Thursday, March 10, 2016

Thursday

This morning at breakfast, we talked about the ongoing lawsuits against various holdings of the billionaire who happens to be running for president. This quickly morphed into a discussion of lawsuits in general, about tax codes that are difficult to follow and tougher still to enforce, about making savvy decisions in light of complicated pools of information, and about chickens who are no longer waging war, but are nonetheless making sure that the younger hens understand their place in the group.


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All this caused me to blurt out -- it must be difficult to be prosperous, or to be a top chicken.
Ed laughed at that: a sudden sympathy for the powerful and wealthy of this world?

No. It's so much harder to be powerless and poor, or to be little Henny, who is so terrified of violating the social order that every time I raise my hand to throw bread (a gesture that the other girls understand means a dispersal of their favorite treat), she runs away, concluding that her station in life dictates that she should flee. But I do think being top hen (and perhaps being rich) must come with its own perils: look at Butter -- she can never relax. She follows the younger girls to make sure that they're not getting a better deal in life and that she, Butter, should have the first turn at fat worms or pieces of bread. Yes, it must be tough to guard your holdings or your premier status in life. Even as my heart goes out to Henny and my gratitude -- to Java who guards the littlest hen with her own huge presence, making Henny feel safe and comforted.



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And as I am on the topic of little ones, let me go straight to Snowdrop's home. Here, I want to just mention two games that have positively grabbed my granddaughter's attention this morning.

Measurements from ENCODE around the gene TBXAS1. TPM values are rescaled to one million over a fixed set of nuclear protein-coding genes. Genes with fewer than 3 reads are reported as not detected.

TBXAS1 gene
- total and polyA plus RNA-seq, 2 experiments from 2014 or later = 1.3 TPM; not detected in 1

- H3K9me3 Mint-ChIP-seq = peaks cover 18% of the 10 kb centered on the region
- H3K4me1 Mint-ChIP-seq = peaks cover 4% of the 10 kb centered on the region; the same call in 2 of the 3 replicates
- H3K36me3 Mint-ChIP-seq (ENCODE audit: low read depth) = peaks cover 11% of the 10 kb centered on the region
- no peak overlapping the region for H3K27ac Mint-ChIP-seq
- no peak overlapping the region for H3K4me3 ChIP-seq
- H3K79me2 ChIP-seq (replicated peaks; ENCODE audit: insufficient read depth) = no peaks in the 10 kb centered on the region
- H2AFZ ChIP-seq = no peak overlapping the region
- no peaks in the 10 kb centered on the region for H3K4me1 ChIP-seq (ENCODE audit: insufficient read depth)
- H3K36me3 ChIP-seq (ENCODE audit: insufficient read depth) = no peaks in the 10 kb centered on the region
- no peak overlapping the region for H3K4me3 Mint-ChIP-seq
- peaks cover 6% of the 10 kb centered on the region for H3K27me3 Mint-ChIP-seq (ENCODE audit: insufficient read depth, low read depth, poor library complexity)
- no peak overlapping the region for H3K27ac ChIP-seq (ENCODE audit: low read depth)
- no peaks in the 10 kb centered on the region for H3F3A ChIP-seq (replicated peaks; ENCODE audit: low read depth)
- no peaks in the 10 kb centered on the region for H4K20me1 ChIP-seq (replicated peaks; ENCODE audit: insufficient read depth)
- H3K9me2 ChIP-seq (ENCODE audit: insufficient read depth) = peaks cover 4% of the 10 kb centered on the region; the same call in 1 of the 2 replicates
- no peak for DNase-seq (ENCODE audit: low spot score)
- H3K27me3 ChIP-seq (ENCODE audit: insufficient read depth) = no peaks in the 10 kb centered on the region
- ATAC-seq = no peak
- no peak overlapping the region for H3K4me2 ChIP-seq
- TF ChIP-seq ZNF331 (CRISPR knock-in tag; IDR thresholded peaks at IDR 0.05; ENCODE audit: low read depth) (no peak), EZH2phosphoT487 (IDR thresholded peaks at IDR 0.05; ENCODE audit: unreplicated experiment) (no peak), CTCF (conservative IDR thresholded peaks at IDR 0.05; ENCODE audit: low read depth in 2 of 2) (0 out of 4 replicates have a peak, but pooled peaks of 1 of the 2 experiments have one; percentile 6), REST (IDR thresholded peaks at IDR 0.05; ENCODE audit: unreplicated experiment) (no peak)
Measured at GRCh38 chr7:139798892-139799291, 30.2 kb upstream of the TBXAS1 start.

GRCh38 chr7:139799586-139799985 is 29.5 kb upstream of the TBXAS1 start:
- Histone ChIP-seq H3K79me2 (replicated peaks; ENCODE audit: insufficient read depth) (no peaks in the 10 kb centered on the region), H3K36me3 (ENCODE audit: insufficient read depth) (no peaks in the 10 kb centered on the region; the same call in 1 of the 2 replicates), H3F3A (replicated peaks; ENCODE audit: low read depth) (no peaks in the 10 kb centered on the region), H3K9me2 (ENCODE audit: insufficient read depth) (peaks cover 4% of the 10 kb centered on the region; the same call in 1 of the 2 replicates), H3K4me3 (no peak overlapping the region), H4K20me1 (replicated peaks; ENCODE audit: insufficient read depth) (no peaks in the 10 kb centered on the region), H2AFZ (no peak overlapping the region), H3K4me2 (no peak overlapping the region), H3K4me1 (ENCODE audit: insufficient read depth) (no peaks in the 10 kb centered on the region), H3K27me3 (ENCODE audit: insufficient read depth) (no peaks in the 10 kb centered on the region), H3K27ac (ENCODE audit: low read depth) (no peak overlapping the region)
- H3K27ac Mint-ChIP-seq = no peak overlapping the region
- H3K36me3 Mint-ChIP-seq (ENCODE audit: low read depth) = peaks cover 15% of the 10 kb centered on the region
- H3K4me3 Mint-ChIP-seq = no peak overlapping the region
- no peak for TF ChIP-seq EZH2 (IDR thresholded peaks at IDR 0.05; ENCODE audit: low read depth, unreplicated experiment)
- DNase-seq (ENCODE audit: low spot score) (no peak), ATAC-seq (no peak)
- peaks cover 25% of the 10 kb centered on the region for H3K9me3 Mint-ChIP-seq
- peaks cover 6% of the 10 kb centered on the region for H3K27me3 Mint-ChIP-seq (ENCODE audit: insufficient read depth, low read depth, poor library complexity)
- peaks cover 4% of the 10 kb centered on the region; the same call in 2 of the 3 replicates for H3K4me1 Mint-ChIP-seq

First, the spoon series:


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There is the spoon dance (where she does a lovely little step with her right foot):


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And then there's the "bang the dishcloth" dance:


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But it's the second play that really gets her chortling. After working diligently to sort shapes, she thinks up a funner game: peek-a-boo from behind the basket lid, which she deftly holds with her teeth. Just because.


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I get my face very close on the other side and then she just can't help herself! It's so funny!


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Of course, no day is complete without time devoted to carrying jackets, shoes, penguin, all at a run. Case in point (yes, it's kind of a wild hair day):


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In the late afternoon, I pack her into the car and drive to our Big Mall. I'm not a great fan of malls and I am sorry to subject her to it, but I'm running low on errand time and I must return an item purchased under pressure (well, purchased when I succumbed to an email ad) and so I tell Snowdrop that I will happily pay for that overpriced toddler car stroller thing if she will stay good humored during our venture.  It's a $5 expense, but I'm desperate.

Of course, she's fine with the car, but loves much more the freedom to romp up and down the mall on her own.



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Evening. I come home to cheepers, to Ed, to the quiet of the farmhouse. I would end my post  with this, but I do want to note just one more thing: as of today, I am the proud owner of a tiny tiny Warsaw apartment, all pink and awful in the photos that I inspected. Of course, that's the end of chapter one. What to do with it, how to transform it, and more importantly -- how to create good memories in it -- that surely will fill many Ocean pages in the future.

2 comments:

  1. Gratulacje! (I hope that is correct, I googled it.)

    ReplyDelete
    Replies
    1. Perfectly stated, Amy! And proof that you read 'til the bitter end of the post! :)

      Delete

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